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Former Advisor Under House Arrest

By Andrew Rickard | October 27 2015 02:07PM

The New Brunswick Securities Commission (NBSC) permanently banned Donald Addison Nason from trading in securities several years ago, but that did not prevent him from swindling investors out west. The Alberta Provincial Court has now sentenced him to nine months of house arrest.

Nason, who at one time had been an advisor with Dundee Private Investors in Fredericton, sold about $500,000 of shares in an Alberta company named Locate Technologies to New Brunswick investors without registration or prospectus and collected more than $88,000 in commissions. None of the money he raised was actually invested, but instead was used by Locate's president and sole director Lorne Drever for personal and other expenses. This took place between 2004 and 2006. In 2009, the NBSC permanently banned Nason from trading in securities for his part in the scam, and ordered him to pay an administrative penalty of $100,000.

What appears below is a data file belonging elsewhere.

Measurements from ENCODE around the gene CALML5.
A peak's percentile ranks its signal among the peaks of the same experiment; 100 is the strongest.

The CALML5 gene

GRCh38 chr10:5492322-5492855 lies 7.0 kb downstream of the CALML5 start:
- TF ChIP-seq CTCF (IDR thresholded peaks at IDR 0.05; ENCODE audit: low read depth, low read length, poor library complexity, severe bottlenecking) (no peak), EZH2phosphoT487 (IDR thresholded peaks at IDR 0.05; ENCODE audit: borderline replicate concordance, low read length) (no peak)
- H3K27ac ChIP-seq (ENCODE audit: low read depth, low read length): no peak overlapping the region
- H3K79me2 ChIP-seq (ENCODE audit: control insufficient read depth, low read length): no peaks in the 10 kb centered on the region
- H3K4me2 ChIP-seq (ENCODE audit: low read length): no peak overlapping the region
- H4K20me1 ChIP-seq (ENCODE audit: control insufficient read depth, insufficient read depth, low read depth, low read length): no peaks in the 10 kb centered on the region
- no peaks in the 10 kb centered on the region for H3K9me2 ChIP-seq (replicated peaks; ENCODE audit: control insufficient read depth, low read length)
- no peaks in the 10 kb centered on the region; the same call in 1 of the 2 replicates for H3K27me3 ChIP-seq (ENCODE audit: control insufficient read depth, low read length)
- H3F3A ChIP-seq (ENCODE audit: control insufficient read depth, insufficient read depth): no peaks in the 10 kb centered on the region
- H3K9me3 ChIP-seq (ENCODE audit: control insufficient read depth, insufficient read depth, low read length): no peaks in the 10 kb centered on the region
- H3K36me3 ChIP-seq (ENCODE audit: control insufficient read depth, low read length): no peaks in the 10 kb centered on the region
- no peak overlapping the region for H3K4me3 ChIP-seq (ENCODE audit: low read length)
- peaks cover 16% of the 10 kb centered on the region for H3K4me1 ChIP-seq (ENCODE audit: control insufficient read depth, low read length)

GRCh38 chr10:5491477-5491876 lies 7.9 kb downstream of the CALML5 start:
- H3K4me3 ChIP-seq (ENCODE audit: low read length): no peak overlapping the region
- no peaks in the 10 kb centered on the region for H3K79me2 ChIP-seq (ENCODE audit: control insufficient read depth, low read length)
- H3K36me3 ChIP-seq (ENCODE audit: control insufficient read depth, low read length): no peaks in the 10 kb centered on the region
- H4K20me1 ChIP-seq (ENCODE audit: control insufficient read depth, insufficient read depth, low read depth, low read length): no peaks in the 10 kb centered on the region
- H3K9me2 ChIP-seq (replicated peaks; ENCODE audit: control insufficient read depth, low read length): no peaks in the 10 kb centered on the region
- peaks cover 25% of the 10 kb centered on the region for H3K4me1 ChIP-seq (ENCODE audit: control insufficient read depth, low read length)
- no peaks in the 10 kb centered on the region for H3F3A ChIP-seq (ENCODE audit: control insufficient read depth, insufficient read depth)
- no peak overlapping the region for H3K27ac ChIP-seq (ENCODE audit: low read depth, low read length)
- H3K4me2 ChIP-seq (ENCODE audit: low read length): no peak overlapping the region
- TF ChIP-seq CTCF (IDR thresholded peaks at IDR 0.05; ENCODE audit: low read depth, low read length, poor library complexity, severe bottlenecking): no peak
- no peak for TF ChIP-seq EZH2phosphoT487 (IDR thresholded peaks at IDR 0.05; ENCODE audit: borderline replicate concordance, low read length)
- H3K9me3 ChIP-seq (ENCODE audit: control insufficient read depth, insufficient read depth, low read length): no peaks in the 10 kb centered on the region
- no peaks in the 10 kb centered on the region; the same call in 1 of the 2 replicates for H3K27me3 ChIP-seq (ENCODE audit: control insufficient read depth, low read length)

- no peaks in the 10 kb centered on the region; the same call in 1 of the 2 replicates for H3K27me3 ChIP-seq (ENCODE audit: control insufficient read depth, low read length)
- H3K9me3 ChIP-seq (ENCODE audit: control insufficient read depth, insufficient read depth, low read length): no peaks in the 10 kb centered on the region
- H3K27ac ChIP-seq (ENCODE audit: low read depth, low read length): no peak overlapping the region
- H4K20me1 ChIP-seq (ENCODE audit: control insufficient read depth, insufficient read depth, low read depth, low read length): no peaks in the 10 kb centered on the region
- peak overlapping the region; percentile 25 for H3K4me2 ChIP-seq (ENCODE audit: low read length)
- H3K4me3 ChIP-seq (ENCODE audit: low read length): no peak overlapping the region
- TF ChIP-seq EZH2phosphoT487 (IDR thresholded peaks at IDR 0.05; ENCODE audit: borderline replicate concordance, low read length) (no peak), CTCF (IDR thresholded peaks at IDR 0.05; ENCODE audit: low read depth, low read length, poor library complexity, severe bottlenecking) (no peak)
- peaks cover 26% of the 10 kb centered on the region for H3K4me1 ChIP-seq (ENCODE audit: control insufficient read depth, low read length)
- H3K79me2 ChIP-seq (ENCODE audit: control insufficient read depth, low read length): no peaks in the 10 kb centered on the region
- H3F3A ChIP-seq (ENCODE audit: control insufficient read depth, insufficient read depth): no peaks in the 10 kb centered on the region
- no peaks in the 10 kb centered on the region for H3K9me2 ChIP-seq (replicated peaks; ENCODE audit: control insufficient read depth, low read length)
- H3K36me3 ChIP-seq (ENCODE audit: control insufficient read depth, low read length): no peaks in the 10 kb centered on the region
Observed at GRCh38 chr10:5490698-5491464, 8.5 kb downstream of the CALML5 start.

What did Nason do? He did not pay the fine; he went to Alberta where he sold another $290,000 of Locate shares to other unsuspecting investors. In 2012 the Alberta Securities Commission (ASC) permanently prohibited all trading in Locate Technologies, and in the 2013 the securities regulator charged Nason in provincial court for engaging in illegal distributions, breaching a cease trade order, failing to attend to be questioned, and for making numerous misleading or untrue statements to investors.

In a sentencing judgment handed down last month, Judge Bruce Fraser described Nason as "a danger to the public" and "morally corrupt and blameworthy", and suggested that he had learned nothing from his previous sanctions. However, Judge Fraser noted that there were mitigating factors, namely that Nason has no criminal record and he did not profit from his misrepresentations. Nason had acted as a salesperson and handed the investors' funds over to Drever "and from there it disappears," reads the decision.

Fraser sentenced Nason to nine months of house arrest, during which he must remain in his residence, leaving only to either attend or look for work, to obtain the necessities of life, or to attend religious services and medical appointments. After this period, Nason will be obliged to observe a curfew from 10:00 p.m. to 7:00 a.m. seven days a week for another nine months. He must also complete 200 hours of community service.

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